REGULATING THE FEMALE BODY: SUMPTUARY LAWS AND GODLY MODESTY
8) According to Hughes, Siena allowed to prostitutes the "silks, belts and platform shoes that honourable women wanted but that the city's sumptuary law
denied them" (25).
First, she argued that her proposal was distinct from other sumptuary laws
because it prohibited the use of foreign goods rather than their importation.
Kovesi Killerby, Sumptuary Law
, 38; Vincent, Costume and Conduct, pp.
Her covered face, defying the sumptuary laws
at the time that prohibited veiling, illustrates one of the fundamental reasons for the banning of such coverings--the invisibility of class difference.
Exploring Fortune in the pseudo-Boethian De Disciplina Scholarium (and its English commentators Trevet and Wheatley; de Lille's Anticlaudianus; de Meun's Roman de la Rose; Chaucer's Fortune and his other works; Lydgate's The Fall of Princes; and Charles, Duke of Orleans's Fortunes Stabilnes) and relating the texts to sumptuary laws
and authorial biography, Denny-Brown reveals Fortune's self-fashioning; how her changeability of dress fuses with the new concept of fashion; the relationship of her clothing to morality; and ultimately (in Orleans's poem), her constancy in an ever-changing world.
The citizens of Chester were especially familiar with sumptuary law
due to a prosecution that took place in that city under a 1554 act forbidding silk to anyone under the status of 'magistrate of corporation' that carried a penalty of three months in prison and a fine of 10 [pounds sterling].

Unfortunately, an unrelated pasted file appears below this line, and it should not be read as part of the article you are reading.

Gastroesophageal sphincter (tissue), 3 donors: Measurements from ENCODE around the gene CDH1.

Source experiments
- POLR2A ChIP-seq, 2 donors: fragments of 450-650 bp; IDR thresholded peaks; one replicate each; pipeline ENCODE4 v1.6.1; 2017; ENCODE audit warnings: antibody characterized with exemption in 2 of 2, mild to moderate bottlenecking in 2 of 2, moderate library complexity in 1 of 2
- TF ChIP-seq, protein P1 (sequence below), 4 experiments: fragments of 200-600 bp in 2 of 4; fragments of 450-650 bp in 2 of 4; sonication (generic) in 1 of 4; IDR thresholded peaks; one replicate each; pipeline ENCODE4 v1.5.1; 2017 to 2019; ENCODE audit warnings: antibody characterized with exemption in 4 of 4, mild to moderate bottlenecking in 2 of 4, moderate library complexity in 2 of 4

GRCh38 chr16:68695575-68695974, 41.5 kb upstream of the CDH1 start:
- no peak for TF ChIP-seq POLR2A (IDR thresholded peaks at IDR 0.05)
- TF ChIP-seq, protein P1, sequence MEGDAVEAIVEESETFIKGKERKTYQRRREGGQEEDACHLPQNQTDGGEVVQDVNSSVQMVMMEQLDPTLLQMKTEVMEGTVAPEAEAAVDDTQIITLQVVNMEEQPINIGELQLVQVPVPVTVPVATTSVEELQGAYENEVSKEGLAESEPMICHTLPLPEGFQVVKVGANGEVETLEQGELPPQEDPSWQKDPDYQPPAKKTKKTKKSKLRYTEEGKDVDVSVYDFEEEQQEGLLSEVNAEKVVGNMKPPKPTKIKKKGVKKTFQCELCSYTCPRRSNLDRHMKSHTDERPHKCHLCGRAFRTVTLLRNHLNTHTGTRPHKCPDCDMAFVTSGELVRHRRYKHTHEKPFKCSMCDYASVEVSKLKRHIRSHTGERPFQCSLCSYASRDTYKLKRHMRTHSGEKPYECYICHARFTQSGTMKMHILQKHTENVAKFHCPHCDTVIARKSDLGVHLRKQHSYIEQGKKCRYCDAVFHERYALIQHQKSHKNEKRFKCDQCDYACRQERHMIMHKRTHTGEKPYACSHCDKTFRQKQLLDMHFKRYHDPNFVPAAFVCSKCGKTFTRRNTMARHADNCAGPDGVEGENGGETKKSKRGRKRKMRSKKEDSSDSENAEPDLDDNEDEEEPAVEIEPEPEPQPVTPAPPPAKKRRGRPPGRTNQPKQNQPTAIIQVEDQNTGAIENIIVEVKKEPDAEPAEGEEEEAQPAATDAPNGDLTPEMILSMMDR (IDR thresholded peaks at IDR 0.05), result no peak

England's first sumptuary law
was passed in 1336 and was in fact "an alimentary statute," a law concerned strictly with food, specifically with the overly elaborate fare of the landed gentry.
In the same way that sumptuary law
imparts meaning to the forms of dress (the purple thread woven into a Roman toga, the length of sword permitted to an Elizabethan gallant), it can arrange a society's seating plan (proletarians allowed to occupy no more than 5,000 seats in Yankee Stadium for a World Series game), establish the hierarchy of polite behaviors and preferred taste (the caviar or the candied apple, the California zinfandel, or the rotgut Kentucky bourbon), determine which magazines may be sold in supermarkets (Glamour, not Maxim), and pluck from the playing fields of the NFL any referee too fat or too clumsy to be seen on television.
1996 Governance of the passions: A history of sumptuary law
Rejecting efforts to establish liberalism through its separation from feudalism, Alan Hunt provides a nuanced account of sumptuary law
A sumptuary law
was passed by the Massachusetts General Court prohibiting the purchase of woolen, linen, or silk clothes with silver, gold, silk, or thread lace on them.